Finally, a chance for Ghosn to speak about his favorite topic: The value of the yen. Two years ago in Kyushu, Ghosn said that its valuation against the dollar and other major currencies was a crime against nature, a perversion. Back then, you got 77 yen to the dollar, and I assure you that 76 yen buy next to nothing. Ghosn called a high. The rise of the deviant was arrested. In the following year, the yen turned around, fainthearted first, then, with honest Abe getting behind the wheel in Japan, a dollar now buys 100 yen.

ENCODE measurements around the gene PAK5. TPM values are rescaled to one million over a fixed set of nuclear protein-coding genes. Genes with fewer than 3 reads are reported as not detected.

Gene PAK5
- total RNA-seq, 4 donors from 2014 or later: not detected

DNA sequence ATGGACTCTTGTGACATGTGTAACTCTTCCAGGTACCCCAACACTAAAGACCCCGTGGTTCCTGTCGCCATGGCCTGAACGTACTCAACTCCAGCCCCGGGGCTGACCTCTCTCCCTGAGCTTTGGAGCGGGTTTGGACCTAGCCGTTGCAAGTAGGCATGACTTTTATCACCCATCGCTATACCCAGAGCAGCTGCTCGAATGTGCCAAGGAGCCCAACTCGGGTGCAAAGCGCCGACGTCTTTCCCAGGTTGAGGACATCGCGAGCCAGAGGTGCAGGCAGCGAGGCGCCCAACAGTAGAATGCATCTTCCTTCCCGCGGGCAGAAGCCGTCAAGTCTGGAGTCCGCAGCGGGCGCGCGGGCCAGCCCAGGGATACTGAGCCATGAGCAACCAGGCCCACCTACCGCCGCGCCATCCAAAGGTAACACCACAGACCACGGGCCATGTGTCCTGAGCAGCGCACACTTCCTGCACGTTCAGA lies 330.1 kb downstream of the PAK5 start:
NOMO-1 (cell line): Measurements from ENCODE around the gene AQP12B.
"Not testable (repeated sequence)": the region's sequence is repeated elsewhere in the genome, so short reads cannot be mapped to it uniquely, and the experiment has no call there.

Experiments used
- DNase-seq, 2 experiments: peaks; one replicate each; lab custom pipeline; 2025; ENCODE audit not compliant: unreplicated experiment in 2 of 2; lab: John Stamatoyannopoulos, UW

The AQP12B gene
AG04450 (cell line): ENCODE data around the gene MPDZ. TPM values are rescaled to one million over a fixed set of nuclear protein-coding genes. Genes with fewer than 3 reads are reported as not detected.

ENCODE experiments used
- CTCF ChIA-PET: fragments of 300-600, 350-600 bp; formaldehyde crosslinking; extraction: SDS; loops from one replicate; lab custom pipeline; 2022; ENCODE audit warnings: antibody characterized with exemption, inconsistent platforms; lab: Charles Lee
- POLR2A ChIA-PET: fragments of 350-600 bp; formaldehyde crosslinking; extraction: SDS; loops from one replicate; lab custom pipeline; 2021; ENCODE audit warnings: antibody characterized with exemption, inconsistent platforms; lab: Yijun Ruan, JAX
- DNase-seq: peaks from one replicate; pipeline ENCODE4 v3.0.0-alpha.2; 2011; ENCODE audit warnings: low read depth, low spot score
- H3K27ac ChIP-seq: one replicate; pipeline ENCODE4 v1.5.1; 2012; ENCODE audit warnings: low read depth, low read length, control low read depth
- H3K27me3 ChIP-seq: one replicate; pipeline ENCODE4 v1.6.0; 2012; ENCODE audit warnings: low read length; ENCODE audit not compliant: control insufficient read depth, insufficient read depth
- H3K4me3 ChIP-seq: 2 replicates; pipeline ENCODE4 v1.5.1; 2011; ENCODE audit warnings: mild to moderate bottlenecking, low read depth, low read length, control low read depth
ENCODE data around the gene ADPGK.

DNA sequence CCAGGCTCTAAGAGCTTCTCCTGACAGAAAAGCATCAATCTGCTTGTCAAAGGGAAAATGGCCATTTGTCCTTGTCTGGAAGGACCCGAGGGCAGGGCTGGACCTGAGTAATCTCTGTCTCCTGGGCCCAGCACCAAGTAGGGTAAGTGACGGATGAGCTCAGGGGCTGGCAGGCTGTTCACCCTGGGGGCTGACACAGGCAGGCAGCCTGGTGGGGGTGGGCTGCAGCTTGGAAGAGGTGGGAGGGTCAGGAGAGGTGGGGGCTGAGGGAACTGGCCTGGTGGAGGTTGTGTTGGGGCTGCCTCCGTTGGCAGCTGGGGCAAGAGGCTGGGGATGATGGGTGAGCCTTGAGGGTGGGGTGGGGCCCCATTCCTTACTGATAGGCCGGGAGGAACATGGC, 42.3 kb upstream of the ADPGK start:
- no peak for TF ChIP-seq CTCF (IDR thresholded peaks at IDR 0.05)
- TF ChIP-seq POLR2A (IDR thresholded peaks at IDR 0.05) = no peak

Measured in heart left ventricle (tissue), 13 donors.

Ghosn does not want to hear talk of a “low “ yen.
“The yen is in neutral territory. The headwinds have been removed. But there are no tailwinds. I don’t want anybody to think that we are getting tailwinds from the yen. Before the financial crisis of 2008, the yen was on average at 110. But 100 yen is better than where we were at 76.”
One yen more to the dollar helps Nissan’s books to the tune of $150 million, but Ghosn warns that it won’t all translate into profits. All Japanese manufacturers, competing with Nissan, gain from a lower yen. “Part of the lower yen goes to the consumer,” says Ghosn. Meaning that it can be invested into lower prices, or better value.